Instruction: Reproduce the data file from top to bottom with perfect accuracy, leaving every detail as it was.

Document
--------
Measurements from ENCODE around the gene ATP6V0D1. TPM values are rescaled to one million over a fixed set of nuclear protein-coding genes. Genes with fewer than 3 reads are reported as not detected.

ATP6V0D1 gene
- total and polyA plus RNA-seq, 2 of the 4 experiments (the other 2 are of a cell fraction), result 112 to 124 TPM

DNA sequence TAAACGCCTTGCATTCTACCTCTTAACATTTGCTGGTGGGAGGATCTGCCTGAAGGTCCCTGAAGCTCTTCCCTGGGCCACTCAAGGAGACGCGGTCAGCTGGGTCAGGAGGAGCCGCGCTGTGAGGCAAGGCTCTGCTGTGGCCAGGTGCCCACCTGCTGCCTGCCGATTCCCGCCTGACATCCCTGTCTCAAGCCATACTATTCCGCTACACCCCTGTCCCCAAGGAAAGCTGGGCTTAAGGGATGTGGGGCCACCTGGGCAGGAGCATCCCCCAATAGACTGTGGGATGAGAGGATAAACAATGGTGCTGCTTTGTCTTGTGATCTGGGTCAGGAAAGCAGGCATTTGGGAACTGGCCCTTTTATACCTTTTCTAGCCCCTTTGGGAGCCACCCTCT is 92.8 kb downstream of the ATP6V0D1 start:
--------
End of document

Measurements from ENCODE around the gene ATP6V0D1. TPM values are rescaled to one million over a fixed set of nuclear protein-coding genes. Genes with fewer than 3 reads are reported as not detected.

ATP6V0D1 gene
- total and polyA plus RNA-seq, 2 of the 4 experiments (the other 2 are of a cell fraction), result 112 to 124 TPM

DNA sequence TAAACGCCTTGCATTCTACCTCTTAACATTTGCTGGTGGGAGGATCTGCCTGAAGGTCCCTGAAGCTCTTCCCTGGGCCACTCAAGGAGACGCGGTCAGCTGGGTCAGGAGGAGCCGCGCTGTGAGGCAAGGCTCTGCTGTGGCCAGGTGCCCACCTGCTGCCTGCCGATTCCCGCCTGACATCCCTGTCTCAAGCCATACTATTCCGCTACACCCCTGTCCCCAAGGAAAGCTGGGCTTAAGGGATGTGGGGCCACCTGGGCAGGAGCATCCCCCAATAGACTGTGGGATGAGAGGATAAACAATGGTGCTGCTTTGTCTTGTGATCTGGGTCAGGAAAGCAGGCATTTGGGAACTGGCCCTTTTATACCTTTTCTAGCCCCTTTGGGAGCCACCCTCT is 92.8 kb downstream of the ATP6V0D1 start: